Yeah. 100% agree in with an example I’ll give and this is just something that hit me. You heard my story about getting started in 1995. Well, when I started web one came out. But guess what they didn’t teach in school, internet, nothing. TCPIP nothing. So when I got out of school, I had to learn that. So I’m spending my night in Denise Eaton guard, grand slams and endless coffee, because you’re reading books, I get bored, and I’ll fall asleep if I was sitting at home or just striking, so I had to get out of the house. But I learned web one. So I was at South by Southwest a few weeks ago. And I’m talking to all these web three Metaverse, NFT people, and I’m explaining a few things. Number one, well, you can do web three. But if you ignore web, one, web two basic hacks, then like phishing, then you’re still going to get hacked, okay. But what I learned is I asked everybody, they were so knowledgeable about all these new things that I didn’t know a lot about. And I’m learning I’m like, studying now. I’m not going to the Denny’s but I am standing. My new Denise is playing well. I’m gonna play and I’m learning. But the point of it is, I had to learn web one outside of college. And so I spent a lot of time learning that and so I have a choice. I can say, Hey, I’ve been doing this 27 years. I know CyberSecure Are they not going to learn web three? Or do I challenge myself and say, I’m gonna learn web three? And keep on learning that I think that’s what we all have to do is not be afraid of it. Oh my god, there’s this new thing. You know, there’s, there’s, there’s the metaverse, and I’m scared, no, no, go into it and just learn it just like you did when you were younger. I think we make these limitations upon ourselves. But we got to realize that we got to go and face these challenges. And the last thing, I’ll talk about fear, what I’ve learned is, yeah, we’re always going to be afraid, even the most courageous people out there, they are afraid. But the fear only happens before, once you get to the other side, then it’s nothing to be afraid of, you’ve already passed it. And so you literally have to still do it, and then get to the other side. And then it’s nothing to be afraid of, you’re like, Oh, I did that I survived, maybe I wasn’t great at it. But that’s so bad. And then you’re okay, and ready to do it again. And there’s a great book by Steven Kotler from impossible. And it talks about the possibility and it breaks down fear and the science behind getting over that that hurdle. And it was just brilliant, the way he explained that.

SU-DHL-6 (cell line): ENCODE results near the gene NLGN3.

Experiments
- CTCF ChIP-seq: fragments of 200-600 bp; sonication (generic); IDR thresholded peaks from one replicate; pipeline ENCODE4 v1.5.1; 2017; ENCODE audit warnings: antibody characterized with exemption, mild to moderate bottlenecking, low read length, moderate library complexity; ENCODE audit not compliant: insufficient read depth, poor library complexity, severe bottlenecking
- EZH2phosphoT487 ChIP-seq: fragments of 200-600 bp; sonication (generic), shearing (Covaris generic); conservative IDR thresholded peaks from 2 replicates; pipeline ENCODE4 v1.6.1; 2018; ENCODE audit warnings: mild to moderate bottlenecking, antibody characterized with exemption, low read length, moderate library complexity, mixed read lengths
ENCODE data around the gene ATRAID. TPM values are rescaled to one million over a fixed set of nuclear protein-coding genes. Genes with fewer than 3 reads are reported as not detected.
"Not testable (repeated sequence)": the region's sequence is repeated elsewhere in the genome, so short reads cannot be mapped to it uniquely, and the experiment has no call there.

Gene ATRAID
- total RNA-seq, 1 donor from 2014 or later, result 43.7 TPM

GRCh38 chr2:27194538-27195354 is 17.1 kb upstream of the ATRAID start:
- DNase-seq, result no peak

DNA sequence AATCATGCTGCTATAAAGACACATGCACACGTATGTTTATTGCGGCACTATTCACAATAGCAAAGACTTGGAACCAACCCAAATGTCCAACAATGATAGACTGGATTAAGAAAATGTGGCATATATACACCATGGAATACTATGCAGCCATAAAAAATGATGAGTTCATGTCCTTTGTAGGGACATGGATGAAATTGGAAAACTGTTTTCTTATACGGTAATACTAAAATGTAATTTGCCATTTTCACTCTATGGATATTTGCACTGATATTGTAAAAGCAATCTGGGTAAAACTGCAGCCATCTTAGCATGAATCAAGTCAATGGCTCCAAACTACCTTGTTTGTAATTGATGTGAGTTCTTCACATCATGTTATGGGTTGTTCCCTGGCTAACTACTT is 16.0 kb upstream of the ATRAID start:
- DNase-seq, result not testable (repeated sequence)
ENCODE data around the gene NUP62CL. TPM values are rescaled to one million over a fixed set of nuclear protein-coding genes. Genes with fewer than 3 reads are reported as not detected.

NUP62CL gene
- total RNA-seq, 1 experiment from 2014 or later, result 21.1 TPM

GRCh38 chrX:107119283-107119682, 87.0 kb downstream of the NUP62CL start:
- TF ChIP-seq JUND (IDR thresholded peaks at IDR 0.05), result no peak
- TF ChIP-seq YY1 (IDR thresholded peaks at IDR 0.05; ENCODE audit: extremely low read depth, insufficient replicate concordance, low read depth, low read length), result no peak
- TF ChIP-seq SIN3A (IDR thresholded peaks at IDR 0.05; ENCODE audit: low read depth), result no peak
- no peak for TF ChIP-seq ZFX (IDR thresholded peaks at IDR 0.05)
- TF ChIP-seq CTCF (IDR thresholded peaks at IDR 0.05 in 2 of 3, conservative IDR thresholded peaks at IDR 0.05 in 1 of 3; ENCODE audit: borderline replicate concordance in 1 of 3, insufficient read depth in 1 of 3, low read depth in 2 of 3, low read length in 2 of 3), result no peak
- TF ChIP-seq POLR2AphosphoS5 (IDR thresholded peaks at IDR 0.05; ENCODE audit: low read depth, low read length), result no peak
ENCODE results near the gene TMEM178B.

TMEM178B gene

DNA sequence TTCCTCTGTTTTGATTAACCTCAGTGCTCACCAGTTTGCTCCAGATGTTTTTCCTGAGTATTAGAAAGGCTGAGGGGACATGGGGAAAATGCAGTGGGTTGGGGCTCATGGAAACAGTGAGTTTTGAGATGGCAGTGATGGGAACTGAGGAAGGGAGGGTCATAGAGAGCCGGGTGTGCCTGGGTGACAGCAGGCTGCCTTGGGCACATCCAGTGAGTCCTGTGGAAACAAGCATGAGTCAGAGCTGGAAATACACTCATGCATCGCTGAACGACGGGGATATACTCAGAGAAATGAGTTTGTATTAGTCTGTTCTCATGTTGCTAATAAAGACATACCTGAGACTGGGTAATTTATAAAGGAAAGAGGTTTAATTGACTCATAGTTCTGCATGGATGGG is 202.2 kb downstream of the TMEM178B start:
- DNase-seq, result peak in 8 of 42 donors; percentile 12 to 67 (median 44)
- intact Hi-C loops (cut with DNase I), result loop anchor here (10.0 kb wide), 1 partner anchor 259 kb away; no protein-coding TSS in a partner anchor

Adam Baruh  16:11